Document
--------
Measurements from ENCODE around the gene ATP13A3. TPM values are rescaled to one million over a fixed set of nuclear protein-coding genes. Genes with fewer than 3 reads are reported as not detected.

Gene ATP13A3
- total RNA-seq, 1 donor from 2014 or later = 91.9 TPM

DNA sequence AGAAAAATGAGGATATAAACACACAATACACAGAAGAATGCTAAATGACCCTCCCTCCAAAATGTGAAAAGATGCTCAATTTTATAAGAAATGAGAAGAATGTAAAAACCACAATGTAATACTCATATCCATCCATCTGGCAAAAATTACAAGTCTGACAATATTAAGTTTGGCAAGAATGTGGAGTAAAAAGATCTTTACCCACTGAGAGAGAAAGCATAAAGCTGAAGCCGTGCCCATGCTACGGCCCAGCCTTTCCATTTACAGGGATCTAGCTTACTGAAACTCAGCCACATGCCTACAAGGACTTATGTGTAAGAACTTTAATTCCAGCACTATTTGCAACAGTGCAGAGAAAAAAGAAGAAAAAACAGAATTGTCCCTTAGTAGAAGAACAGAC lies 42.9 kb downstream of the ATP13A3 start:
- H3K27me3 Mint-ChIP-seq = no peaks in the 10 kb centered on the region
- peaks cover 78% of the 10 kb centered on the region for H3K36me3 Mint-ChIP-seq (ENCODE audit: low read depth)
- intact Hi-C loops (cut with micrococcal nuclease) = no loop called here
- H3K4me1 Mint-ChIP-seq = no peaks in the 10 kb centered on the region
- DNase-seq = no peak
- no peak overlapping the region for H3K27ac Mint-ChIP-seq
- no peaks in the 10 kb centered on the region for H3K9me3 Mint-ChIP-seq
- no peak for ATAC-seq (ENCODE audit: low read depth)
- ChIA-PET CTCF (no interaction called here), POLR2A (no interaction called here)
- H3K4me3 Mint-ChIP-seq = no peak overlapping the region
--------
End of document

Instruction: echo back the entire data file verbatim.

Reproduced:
Measurements from ENCODE around the gene ATP13A3. TPM values are rescaled to one million over a fixed set of nuclear protein-coding genes. Genes with fewer than 3 reads are reported as not detected.

Gene ATP13A3
- total RNA-seq, 1 donor from 2014 or later = 91.9 TPM

DNA sequence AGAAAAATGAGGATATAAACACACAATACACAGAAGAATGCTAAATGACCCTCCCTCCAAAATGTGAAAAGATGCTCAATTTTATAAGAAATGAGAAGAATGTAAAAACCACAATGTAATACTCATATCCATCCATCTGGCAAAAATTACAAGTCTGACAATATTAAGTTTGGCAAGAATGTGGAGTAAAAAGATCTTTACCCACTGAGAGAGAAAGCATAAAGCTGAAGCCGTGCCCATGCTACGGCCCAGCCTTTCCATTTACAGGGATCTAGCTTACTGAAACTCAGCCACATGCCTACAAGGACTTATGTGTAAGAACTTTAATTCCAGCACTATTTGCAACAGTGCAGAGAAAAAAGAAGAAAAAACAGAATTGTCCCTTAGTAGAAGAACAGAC lies 42.9 kb downstream of the ATP13A3 start:
- H3K27me3 Mint-ChIP-seq = no peaks in the 10 kb centered on the region
- peaks cover 78% of the 10 kb centered on the region for H3K36me3 Mint-ChIP-seq (ENCODE audit: low read depth)
- intact Hi-C loops (cut with micrococcal nuclease) = no loop called here
- H3K4me1 Mint-ChIP-seq = no peaks in the 10 kb centered on the region
- DNase-seq = no peak
- no peak overlapping the region for H3K27ac Mint-ChIP-seq
- no peaks in the 10 kb centered on the region for H3K9me3 Mint-ChIP-seq
- no peak for ATAC-seq (ENCODE audit: low read depth)
- ChIA-PET CTCF (no interaction called here), POLR2A (no interaction called here)
- H3K4me3 Mint-ChIP-seq = no peak overlapping the region